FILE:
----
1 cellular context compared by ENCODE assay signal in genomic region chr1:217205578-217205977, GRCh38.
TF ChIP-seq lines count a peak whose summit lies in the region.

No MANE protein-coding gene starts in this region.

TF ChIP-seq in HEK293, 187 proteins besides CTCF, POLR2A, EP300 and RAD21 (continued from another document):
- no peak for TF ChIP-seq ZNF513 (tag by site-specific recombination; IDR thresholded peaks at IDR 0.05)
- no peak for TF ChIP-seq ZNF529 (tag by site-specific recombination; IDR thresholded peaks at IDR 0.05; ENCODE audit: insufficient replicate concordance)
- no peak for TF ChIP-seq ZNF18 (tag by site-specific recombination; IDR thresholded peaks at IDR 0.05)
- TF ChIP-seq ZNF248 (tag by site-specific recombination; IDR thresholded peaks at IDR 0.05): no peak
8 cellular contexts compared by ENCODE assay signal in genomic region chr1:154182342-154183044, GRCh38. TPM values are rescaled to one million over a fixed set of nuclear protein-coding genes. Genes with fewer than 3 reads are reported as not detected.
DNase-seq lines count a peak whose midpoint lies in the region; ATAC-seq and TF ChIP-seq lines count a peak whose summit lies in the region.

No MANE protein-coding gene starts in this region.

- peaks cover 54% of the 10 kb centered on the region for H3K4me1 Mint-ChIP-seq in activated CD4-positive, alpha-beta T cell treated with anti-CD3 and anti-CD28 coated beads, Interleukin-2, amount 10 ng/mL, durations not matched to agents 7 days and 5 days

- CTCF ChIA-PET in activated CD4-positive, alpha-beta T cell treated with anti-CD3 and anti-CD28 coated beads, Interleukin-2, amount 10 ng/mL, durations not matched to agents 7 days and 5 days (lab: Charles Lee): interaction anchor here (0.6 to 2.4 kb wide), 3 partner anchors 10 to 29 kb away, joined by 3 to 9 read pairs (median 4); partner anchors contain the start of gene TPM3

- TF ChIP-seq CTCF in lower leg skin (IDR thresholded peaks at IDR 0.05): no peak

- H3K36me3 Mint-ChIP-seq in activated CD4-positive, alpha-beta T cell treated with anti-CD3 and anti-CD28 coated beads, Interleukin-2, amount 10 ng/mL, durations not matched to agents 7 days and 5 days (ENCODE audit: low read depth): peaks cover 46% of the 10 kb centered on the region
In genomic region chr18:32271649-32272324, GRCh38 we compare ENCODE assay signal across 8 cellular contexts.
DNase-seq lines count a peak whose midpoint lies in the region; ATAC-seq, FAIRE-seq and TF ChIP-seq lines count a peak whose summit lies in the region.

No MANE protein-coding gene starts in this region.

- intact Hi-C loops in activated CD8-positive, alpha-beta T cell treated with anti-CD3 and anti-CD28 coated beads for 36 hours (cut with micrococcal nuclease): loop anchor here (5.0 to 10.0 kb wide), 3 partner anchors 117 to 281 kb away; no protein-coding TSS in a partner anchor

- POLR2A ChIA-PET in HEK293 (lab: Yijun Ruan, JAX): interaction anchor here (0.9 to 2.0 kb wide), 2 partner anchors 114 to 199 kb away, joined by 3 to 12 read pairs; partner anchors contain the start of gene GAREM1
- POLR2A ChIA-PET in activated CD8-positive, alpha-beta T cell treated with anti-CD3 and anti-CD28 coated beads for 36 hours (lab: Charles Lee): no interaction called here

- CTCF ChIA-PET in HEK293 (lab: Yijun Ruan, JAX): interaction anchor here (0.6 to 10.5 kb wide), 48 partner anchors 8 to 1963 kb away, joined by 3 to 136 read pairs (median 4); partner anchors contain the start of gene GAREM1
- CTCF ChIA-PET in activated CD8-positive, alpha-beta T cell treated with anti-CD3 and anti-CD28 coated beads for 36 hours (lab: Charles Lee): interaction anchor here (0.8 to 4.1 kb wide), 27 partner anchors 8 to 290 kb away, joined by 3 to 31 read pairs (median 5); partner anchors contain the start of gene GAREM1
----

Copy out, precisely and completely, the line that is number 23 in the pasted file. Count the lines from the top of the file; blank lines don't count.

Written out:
- CTCF ChIA-PET in activated CD8-positive, alpha-beta T cell treated with anti-CD3 and anti-CD28 coated beads for 36 hours (lab: Charles Lee): interaction anchor here (0.8 to 4.1 kb wide), 27 partner anchors 8 to 290 kb away, joined by 3 to 31 read pairs (median 5); partner anchors contain the start of gene GAREM1